Wicklow Mountains, Ireland Trip Report
When I first booked a trip to Ireland, I pictured a lot of seascape photos that I could take. Probably because I thought that Ireland had some rolling hills, but was primarily made up of dramatic sea cliffs and crashing waves. However, I was wrong about a lot of things that people typically think of when they think of Ireland.
I didn’t want to take photos I’d seen from Ireland. I’m pretty much over trying to recreate images that other people have shot. I want to discover places that I haven’t seen shot to death yet. So, I began focusing my search inland; away from the sea.
I soon discovered the Wicklow Mountains, a national park located just south of Dublin, Ireland. While I only had one day to visit, I wanted to be sure that I got a wide variety of shots, so I selected to hike part of the Wicklow Way, a trail through the park that stretches as far north as Dublin. The trail would give me an overlook shot, some hiking shots, elevation gains, and an interesting rock formation at the peak.
First of all, the weather was rough. I knew it would be worse than what I’m used to, but it was actually WAY worse than what I’m used to. It was slightly chilly and the sun was peaking out from behind the mostly cloudy sky, but the wind made it about thirty degrees colder than it actually was. And when I say wind, I mean sixty mile per hour gusts.
The Wicklow Way trail’s views distracted from the bitterly cold winds, though. The trail was made in a way that puts very little pressure on the fragile ecosystem of the Irish grasslands. Not much plant life can survive in the environment, so the trail consists of planks of wood that hikers walk on to reduce the foot traffic on the plant life. I love that. More trails should adopt that practice.
As we neared the top of the trail and our turn-around point, the winds picked up even more. As I fought to keep my tripod from shaking, I snapped the photo that I had envisioned since I saw it on Google Earth.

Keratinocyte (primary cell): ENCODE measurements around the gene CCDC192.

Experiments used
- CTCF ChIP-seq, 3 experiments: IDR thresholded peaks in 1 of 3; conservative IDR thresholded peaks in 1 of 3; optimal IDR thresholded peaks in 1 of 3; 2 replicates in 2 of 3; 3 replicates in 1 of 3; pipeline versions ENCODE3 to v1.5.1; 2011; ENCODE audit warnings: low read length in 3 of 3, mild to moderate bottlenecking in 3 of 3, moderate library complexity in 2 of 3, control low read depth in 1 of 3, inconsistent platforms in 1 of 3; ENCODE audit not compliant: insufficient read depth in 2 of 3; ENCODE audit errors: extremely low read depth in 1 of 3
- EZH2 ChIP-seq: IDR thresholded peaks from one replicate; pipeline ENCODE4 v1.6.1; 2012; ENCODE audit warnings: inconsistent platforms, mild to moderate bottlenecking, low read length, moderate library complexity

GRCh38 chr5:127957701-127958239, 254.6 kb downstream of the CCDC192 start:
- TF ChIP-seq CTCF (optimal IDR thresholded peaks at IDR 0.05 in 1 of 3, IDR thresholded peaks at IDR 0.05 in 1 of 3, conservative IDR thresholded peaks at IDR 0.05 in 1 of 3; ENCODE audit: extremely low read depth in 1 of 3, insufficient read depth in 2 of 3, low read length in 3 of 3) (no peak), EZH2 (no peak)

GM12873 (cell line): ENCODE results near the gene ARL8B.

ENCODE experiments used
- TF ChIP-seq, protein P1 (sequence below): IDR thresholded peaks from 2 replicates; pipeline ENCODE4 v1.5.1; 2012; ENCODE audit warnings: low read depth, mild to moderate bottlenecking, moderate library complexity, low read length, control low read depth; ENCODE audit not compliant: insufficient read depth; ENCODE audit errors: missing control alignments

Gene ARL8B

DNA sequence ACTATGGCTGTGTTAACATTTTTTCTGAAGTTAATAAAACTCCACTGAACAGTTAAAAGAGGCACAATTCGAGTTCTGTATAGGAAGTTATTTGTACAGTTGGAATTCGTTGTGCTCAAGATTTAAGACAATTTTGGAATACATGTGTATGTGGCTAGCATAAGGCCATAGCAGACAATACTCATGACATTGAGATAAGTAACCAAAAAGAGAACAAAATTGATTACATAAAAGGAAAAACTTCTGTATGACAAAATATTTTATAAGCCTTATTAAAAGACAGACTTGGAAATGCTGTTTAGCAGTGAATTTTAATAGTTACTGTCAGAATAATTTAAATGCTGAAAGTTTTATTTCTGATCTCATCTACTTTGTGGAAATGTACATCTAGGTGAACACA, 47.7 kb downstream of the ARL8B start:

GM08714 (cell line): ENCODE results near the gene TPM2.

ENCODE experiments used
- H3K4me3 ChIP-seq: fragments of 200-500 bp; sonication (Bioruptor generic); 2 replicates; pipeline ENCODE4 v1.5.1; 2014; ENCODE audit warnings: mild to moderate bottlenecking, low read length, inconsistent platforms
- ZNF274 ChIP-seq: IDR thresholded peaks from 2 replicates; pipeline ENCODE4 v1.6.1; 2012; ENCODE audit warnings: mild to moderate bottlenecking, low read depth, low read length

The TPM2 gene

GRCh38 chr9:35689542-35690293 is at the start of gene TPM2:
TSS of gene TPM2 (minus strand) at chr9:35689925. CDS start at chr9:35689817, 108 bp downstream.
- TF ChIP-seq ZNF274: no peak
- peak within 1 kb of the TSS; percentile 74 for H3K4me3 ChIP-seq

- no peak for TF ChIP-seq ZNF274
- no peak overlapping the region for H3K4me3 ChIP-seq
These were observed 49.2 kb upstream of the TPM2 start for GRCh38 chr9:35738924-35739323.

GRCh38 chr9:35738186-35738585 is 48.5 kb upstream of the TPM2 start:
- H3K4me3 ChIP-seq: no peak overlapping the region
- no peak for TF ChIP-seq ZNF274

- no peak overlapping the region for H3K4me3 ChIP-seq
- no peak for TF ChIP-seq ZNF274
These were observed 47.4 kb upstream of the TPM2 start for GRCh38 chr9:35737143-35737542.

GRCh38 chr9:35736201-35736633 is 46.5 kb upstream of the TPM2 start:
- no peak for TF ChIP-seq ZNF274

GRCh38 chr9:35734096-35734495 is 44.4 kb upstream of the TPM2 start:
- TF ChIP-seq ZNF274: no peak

Coming back down was way easier than going up. And the views were just as impressive.
Lastly, I always enjoy shooting waterfalls in any park that I visit. I stayed on Google Earth and found the Powerskourt Waterfall, the highest waterfall in Ireland.
Now, normally I don’t like shooting big waterfalls because the usually don’t give photographers a lot of creative angles to work with. Smaller waterfalls have way more cascading angles that you can get close to and form creative compositions. However, I did find some interesting rocks that I was able to use as a foreground.
After my wife and I sat in from of the falls for a while, our stomachs started to rumble and we decided it was time to head back to our AirBnb for dinner.
The Wicklow Mountains were both amazing and challenging. I had never shot any landscape like them before, but it’s usually those types of shoots that get my creative juices flowing again. If you’re going to Ireland, and you don’t want to visit the typical locations that have been shot to death, I would highly recommend the Wicklow Mountains.
Here are a couple videos with photography tips from my day journey.
THE GEAR I USE:
THE ONLY DRONE YOU'LL EVER NEED
MY DO-IT-ALL CAMERA
THE LENS I USE FOR ALL THE ZOOMS
MY FAVORITE LENS EVER
MY TRUSTY TRIPOD SIDEKICK
MY OVERNIGHT CAMERA BAG
THE DAY PACK I USE
THE MIC I USE FOR CRISPY AUDIO
MY COMPUTER (NOT A MAC)
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